ONLY ON KOLD: Crossing the line - Tucson News Now

ONLY ON KOLD: Crossing the line

TUCSON, AZ (Tucson News Now) - We first learned about this story a few weeks ago when a handful of women and children, most of them undocumented immigrants from Central America, were dropped off by U.S. officials at the Tucson Greyhound station.

They were dropped off because they're simply wasn't enough room for them in detention facilities along the border.

Since then, this has exploded into what's arguably the biggest immigration story in the world today.

And Tucson is right in the middle of it.

For the first time last month the Department of Homeland Security allowed television cameras inside the Nogales holding facility.

Even then, the message was very controlled since we couldn't talk to the children or even see their faces to get some idea what they were going through.

That's why we went straight to the source to learn more about what's happening -- and why more than 50,000 undocumented children -- have come to the United States from Central America over the last year.

"I know firsthand because it's also happening in my family."

Saulo Padilla is a legal U.S resident today, but was born in Guatemala and left as a political refugee when he was just ten years old.

 "Some of the people I've talked to on the border say, 'They told me there was a relief program where they were granting Visas to women with children, with parents with children who came to the border and they applied for asylum here' -- so they've been tricked into that," Padilla says.

As his parents worked through legal residency -- first in Mexico, then Canada -- he experienced what many of these kids are going through when he was separated from his own father for five years.

Padilla says, "We were just thrown around for these political issues, economic issues as children. My mom and dad were just trying to figure out what to do with us as well and where it was safer for us."

A situation very similar to what's happening in Central America today.

Not so much politically, but economically and socially.

Poverty and murder rates in Central America are among the highest in the world.

Because of that their people are willing to do just about anything for a chance at a better life.

"My experience, I had to risk my life going through the border because I wanted to continue living as a human being," says Sebastian Quinac.

It's been 30 years since Quinac came to the United States from Guatemala.

"I tried to get political asylum but no one helped me do it, so I had to come here like any other undocumented migrant." he says.

One reason why Quinac relates so closely with what's happening today.

As a volunteer for the Guatemalan Consulate he sees the faces of these children, some of them just two or three months old.

Quinac says, "other kids I’ve seen sick, diarrhea, stomach ache, broken leg."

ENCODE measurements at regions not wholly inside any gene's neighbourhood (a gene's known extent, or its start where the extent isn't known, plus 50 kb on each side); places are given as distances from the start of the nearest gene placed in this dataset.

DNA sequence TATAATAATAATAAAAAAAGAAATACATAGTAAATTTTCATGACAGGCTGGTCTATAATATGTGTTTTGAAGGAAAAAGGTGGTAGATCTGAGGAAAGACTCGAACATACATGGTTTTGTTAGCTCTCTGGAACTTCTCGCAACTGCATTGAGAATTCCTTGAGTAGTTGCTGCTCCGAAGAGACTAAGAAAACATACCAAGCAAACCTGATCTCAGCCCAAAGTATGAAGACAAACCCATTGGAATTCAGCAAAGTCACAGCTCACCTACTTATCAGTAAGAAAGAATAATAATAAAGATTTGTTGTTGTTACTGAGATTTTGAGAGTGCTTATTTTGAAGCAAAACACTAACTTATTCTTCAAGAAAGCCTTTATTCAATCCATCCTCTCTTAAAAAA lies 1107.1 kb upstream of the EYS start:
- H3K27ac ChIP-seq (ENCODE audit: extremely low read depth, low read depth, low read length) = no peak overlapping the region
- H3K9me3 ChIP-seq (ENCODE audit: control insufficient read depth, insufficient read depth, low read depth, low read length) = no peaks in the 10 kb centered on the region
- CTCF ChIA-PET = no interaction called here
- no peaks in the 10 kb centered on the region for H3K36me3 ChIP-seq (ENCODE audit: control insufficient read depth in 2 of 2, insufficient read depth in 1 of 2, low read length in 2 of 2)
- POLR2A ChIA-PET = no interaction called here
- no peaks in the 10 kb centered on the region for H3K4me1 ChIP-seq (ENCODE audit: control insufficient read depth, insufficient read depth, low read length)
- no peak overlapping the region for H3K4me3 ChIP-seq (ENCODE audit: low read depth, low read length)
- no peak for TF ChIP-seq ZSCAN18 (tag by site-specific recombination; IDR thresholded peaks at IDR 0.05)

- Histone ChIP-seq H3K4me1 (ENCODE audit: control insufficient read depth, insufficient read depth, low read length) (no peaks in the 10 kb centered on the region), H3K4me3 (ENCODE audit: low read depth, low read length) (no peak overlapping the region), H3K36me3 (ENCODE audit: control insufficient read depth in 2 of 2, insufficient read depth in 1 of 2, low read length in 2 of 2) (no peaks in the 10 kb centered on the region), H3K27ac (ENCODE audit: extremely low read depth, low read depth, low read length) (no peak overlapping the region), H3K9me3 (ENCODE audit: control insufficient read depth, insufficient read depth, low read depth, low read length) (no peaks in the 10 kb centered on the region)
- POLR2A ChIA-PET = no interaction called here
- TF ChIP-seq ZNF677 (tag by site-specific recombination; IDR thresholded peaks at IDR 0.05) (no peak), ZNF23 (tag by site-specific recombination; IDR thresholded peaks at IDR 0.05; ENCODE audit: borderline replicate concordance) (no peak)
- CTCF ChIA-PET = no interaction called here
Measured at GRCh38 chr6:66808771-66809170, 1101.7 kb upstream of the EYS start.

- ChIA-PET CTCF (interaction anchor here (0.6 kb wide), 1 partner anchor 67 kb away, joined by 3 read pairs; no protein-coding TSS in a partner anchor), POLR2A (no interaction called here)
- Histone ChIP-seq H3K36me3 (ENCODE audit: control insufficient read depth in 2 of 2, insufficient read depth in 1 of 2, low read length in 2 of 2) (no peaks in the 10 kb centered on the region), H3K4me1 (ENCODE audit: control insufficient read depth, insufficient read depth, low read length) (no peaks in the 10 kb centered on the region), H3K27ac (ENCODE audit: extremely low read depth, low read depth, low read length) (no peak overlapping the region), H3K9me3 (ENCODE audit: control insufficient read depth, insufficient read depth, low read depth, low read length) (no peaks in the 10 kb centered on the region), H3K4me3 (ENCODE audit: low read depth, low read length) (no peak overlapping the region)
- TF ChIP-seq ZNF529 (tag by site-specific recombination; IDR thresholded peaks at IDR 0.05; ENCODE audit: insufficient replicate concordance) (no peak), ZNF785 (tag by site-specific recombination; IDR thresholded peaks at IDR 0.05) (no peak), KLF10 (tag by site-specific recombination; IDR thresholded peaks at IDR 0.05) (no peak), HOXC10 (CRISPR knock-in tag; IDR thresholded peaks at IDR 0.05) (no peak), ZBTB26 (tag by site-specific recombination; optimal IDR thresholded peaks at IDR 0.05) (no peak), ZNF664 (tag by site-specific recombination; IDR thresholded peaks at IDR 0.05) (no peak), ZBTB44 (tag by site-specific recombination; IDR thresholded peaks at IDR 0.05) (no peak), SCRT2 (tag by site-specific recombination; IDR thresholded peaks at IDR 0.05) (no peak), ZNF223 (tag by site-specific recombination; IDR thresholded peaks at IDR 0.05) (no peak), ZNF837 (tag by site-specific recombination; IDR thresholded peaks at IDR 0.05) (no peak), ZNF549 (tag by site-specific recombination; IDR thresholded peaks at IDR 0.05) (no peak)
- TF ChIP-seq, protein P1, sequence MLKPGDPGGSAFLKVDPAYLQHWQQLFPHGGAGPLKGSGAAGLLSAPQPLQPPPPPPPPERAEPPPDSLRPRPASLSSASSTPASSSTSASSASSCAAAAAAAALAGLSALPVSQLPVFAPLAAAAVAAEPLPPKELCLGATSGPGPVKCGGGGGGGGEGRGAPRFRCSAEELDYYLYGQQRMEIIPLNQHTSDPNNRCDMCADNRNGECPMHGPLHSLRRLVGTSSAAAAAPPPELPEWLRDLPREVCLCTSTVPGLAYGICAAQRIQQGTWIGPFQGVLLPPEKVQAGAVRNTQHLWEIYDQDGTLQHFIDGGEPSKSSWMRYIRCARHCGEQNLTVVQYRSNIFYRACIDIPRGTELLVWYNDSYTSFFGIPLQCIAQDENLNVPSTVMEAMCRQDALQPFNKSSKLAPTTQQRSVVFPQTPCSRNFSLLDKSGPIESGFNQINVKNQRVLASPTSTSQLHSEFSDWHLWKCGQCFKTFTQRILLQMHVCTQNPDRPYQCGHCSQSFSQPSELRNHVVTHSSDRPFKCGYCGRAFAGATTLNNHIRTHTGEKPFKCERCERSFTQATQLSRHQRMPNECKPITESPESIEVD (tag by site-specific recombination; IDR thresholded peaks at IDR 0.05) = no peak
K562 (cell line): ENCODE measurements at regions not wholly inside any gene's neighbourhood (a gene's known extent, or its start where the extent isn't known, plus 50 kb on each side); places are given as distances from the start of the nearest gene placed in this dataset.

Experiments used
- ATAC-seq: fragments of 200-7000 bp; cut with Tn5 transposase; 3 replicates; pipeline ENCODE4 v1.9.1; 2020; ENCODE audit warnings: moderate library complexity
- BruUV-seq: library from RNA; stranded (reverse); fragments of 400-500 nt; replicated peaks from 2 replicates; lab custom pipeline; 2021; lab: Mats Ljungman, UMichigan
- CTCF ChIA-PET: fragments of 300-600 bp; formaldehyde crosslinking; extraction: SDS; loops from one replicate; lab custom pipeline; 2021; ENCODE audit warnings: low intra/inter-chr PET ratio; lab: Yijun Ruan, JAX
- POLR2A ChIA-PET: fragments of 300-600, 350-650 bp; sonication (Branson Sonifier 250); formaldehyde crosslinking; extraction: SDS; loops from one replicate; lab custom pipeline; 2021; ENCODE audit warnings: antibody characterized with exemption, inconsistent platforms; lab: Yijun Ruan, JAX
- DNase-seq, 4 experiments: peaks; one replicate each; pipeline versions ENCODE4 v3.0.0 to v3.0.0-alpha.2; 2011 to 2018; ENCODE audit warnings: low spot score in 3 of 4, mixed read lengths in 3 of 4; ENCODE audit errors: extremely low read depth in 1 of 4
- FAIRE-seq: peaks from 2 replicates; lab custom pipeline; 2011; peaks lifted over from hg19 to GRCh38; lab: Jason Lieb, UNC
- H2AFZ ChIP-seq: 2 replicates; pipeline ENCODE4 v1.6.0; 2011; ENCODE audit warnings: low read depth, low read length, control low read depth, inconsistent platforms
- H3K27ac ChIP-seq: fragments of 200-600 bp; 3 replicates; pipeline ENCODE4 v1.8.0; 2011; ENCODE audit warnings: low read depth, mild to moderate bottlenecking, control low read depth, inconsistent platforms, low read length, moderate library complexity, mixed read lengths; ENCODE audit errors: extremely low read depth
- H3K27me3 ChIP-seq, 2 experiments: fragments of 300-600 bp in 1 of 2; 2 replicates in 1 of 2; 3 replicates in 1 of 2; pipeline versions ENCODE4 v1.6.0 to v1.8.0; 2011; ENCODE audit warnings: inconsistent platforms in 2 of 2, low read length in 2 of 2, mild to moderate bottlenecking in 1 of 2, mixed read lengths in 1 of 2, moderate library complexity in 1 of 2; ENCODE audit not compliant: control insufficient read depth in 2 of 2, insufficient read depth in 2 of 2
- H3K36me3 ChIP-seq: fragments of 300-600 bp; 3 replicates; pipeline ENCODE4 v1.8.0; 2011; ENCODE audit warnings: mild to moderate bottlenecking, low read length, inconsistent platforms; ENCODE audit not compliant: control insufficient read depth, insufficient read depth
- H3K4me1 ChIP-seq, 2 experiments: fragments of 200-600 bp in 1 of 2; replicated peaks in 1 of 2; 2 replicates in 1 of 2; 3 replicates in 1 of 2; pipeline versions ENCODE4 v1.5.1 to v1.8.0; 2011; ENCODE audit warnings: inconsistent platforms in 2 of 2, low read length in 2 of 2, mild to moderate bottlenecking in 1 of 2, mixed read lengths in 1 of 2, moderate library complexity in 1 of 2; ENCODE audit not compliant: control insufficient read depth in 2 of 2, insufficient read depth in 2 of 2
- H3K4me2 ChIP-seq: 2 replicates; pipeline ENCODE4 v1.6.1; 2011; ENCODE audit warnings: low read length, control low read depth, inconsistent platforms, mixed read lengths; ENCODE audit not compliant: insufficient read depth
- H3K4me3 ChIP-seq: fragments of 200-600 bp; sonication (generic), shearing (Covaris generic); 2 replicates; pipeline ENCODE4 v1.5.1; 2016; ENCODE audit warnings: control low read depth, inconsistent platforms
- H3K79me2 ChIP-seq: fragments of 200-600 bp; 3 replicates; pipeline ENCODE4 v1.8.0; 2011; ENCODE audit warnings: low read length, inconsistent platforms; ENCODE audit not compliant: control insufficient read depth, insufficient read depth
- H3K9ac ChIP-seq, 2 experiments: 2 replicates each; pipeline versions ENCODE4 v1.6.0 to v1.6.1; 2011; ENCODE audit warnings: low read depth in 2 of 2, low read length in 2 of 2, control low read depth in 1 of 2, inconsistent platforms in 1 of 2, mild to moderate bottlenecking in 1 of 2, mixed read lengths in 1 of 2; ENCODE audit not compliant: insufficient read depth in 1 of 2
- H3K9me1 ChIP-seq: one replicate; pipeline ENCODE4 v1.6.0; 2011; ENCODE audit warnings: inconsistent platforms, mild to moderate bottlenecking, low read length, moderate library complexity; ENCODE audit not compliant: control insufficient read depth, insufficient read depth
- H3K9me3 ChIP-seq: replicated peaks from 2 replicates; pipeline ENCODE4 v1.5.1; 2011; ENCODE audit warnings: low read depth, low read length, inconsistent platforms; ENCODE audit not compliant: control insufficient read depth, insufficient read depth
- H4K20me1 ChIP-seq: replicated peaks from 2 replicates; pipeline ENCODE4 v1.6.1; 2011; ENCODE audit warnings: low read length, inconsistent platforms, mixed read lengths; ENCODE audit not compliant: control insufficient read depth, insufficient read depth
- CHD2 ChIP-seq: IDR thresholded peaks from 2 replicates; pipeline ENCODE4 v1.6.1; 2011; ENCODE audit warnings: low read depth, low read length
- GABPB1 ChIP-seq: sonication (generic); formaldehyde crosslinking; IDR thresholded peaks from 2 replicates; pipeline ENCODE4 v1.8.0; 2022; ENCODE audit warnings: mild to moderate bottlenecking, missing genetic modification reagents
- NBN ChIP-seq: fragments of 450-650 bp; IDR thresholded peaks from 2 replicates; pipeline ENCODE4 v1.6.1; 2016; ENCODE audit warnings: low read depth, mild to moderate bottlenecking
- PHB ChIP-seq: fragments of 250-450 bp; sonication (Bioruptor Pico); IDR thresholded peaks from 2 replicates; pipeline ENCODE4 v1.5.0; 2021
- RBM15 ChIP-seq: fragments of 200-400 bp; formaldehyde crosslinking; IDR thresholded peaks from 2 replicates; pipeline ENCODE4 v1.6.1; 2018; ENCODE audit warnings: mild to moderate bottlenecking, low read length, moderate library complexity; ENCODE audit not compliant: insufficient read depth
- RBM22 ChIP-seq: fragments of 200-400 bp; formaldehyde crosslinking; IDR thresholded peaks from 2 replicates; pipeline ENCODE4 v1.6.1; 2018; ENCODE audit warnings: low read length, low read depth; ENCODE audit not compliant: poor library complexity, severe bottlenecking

And he tries to provide solace for them and their mothers once they've been released by homeland security.

"How traumatized are these people after what they've been through over the last few weeks?" Tucson News Now asks Quinac.

 "Very's the fear they have, what they have been through with the border patrol, or coyotes, other things in Mexico and here."

On this day, we caught up with Quinac at the Tucson Greyhound station downtown.

We are the first local television station to get such intimate access to undocumented women and children being dropped off.

This is where Quinac comes two or three times every day to help these people with food and supplies before boarding a bus to a friend or family member living anywhere in the United States.

Considering the papers they receive after processing, he tells them that's not the permit or "permiso" that smugglers had promised them.

It's an order to appear in court for their next immigration hearing.

Quinac says, "I advise them that they have to go to that appointment because otherwise their situation becomes worse."

That is, immediate deportation -- and a very good chance of never becoming a legal resident in the United States.

Good news is -- for the first time ever -- U.S. leaders are visiting Central America to look at the situation there and consider what measures could potentially curb the flow of illegal immigrants to the United States.

"So there's something positive coming out of this. Too bad it has to happen this way that we're risking the lives of children in other to bring attention to that," Saulo Padilla says.

And it's received the ire of political pundits across the nation.

With thousands of people giving themselves up at the ports at the ports of entry, filling our facilities and overwhelming Customs and Border Protection, some would argue more agents or better technology isn't going to fix a thing.

We've heard about our broken immigration system for 50 years.

But until the problem is truly addressed at its source, it's anyone's guess...if or when that will ever change.

"The situation now is not is the border secure? It's how do we deal with the issue from a humanitarian way?" Padilla says, shaking his head.

"And also more than ever, immigration reform and dealing with immigration issues in the United States now -- the broken immigration system is more important than ever," Padilla says.

The number of people we're talking about is absolutely mind-boggling.

All told, about 160 thousand illegal immigrants over the last nine months, nearly 60 thousand, unaccompanied children.

Tucson, of course, isn't alone in handling this.

But we're definitely impacted as much as any city if not more so.

And that impact is going to be felt here for years to come.

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